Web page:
Well yes, balancing it all is a challenging task but that’s what makes it fun. I look forward to all the challenges of motherhood. If I am going to have a busy day I take my daughter along with me. Of course, there are times when I am constantly running and also times when she is running with me. With all this I am sure she is learning to take responsibility on a universal level. You must have heard this beautiful phrase “Vasudev Kutumbakam.”  Isn’t it a beautiful way of life?

You are not just working in a male-dominated territory but also leading men in it. What is the experience like?

Yes, there are few women in uniformed services and yes, we are leading men here and I just love it and feel immensely proud when they address me as “Sahab”.

How do men take it?

The majority of men that I lead come from rural backgrounds. It’s a shock for them in the beginning because they are used to their women remaining behind kitchen doors. But, as soon as they observe that I know my job, the respect automatically comes in. The experience has been great so far.

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Have you ever faced gender bias in the army?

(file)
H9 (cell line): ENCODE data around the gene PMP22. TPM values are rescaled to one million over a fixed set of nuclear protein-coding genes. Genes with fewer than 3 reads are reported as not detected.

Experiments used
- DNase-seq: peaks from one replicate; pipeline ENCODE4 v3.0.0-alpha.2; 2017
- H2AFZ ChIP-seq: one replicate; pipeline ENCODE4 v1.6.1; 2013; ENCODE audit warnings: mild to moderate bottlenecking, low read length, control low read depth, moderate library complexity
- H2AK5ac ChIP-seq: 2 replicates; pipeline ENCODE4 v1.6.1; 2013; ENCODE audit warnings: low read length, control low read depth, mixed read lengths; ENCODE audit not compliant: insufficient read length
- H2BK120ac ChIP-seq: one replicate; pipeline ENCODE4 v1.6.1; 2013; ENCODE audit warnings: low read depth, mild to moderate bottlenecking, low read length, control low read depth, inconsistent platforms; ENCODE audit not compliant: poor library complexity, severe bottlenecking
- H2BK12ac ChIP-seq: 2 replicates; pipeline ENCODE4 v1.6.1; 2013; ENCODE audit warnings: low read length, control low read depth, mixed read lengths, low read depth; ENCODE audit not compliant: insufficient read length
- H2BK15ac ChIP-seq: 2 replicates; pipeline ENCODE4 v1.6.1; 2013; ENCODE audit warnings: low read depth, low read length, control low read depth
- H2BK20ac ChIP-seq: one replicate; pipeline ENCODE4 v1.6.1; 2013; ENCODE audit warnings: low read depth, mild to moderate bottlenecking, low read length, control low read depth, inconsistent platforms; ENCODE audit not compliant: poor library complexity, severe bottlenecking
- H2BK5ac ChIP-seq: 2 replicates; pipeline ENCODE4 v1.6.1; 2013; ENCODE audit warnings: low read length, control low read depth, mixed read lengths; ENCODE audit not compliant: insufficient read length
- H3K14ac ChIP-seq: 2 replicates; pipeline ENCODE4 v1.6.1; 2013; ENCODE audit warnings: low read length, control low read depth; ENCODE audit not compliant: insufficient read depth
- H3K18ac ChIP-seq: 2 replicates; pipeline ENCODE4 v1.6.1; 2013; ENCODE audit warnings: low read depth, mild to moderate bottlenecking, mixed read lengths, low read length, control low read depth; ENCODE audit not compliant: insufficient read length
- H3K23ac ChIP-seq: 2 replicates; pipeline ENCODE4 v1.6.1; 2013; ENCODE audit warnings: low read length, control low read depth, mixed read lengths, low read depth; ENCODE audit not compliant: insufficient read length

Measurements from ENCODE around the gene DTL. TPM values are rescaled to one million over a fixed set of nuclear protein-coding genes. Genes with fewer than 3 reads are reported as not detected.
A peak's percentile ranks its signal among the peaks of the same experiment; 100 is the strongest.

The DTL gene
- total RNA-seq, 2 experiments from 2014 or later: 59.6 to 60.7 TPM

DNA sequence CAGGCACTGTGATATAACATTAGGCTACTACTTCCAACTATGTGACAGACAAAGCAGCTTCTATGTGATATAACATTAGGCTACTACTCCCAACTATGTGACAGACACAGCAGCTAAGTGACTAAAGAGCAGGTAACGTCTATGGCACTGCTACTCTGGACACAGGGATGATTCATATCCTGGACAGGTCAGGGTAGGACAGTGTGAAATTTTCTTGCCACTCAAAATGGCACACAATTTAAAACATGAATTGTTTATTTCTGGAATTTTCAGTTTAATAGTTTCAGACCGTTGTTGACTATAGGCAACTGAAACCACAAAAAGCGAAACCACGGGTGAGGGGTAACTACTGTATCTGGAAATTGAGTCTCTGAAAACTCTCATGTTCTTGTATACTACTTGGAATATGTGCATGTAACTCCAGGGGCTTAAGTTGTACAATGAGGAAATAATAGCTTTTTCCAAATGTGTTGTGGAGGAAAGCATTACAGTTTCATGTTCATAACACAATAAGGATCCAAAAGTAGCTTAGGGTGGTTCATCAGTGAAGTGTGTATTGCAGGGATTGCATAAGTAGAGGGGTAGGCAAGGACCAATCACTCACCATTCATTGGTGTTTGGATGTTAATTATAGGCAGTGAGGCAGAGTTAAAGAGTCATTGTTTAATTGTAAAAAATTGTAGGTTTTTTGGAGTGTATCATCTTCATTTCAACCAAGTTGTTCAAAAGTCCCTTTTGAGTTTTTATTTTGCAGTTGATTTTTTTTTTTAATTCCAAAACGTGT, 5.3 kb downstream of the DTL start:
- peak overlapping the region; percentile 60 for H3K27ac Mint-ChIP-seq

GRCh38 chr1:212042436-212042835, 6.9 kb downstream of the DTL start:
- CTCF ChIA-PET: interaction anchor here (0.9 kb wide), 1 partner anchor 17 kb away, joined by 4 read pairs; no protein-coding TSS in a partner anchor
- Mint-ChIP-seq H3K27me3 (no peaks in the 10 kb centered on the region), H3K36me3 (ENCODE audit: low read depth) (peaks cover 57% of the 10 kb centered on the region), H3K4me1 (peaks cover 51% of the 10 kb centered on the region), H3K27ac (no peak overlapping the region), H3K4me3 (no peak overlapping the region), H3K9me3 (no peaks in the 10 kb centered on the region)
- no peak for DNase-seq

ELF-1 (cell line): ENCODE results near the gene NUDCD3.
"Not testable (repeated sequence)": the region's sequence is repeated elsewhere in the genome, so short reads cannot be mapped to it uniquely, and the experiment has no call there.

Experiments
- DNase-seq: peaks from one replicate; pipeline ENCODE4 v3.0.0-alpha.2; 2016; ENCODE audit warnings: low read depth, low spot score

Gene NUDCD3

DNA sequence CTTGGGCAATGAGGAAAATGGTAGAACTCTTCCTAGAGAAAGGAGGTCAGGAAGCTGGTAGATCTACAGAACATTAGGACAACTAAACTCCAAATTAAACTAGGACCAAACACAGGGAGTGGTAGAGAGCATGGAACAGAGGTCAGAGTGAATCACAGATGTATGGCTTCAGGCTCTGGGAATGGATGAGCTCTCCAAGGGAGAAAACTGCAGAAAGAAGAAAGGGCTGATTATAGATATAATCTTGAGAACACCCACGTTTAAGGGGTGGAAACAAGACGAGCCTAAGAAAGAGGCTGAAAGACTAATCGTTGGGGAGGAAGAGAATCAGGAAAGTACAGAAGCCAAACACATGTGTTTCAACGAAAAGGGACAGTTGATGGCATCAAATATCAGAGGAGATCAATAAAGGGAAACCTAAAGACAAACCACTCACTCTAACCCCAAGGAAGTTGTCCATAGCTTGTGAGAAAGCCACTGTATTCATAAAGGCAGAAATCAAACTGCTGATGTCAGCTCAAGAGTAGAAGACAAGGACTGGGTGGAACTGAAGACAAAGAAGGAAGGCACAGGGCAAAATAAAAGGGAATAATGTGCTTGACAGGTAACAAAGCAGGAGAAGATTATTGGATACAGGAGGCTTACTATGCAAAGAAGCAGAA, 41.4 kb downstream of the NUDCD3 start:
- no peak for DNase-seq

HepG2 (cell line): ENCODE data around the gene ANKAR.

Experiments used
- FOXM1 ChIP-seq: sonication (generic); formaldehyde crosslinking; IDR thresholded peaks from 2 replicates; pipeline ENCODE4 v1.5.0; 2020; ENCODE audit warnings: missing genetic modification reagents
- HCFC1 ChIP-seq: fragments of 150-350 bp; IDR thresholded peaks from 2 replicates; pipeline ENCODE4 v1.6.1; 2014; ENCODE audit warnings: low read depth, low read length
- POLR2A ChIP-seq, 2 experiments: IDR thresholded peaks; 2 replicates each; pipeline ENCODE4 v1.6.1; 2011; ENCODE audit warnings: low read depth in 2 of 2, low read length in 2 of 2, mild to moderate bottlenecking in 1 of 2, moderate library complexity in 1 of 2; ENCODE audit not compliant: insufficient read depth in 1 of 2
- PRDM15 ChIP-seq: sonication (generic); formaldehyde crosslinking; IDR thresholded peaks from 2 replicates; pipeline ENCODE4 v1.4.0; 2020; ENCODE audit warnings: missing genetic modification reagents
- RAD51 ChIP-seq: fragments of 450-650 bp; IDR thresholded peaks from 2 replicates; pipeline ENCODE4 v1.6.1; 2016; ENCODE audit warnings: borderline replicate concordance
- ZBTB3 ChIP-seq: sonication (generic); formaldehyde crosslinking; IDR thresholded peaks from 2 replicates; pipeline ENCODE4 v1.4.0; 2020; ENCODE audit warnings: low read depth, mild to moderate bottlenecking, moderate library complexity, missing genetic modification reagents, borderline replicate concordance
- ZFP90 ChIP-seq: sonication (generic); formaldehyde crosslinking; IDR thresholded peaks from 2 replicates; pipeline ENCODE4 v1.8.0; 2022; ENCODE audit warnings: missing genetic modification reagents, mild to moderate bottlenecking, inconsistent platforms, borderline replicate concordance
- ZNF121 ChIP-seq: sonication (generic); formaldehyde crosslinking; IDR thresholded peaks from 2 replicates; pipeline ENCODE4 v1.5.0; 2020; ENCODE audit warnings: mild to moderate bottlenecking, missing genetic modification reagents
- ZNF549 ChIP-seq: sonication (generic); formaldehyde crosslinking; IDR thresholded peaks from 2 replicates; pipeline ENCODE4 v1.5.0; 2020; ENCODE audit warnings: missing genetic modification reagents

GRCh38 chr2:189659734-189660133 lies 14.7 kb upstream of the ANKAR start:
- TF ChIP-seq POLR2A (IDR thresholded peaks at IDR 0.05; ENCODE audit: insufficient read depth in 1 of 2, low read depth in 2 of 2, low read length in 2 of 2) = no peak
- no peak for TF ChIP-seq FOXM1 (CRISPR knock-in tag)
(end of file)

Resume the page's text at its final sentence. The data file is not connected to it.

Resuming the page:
Not in the army. Like I just said, it takes them a while to get accustomed to my presence but eventually, I get treated with immense respect and love. And I believe that no other workplace in the country gets as inclusive for women as the army.

What is the major loophole preventing women from entering defense services?

I’d say mindset! The biggest blocks, in this case, are the mental blocks. While designing their careers their first concern is always about managing their family life. The profession involves a lot of displacement owing to regular changes in posting and they have this in their head that due to the nature of this job they will not find a suitable spouse.

How do you think we can bring more women into defense?

By example! I was the first one in my family to pursue the career and now a lot of women in my family wear the uniform and they are inspiring many more. It is an evolutionary process rather than a revolutionary one but I also think that the time has now arrived. We have already seen a female president, a female defense minister, and I am positive that in almost no time we will be everywhere.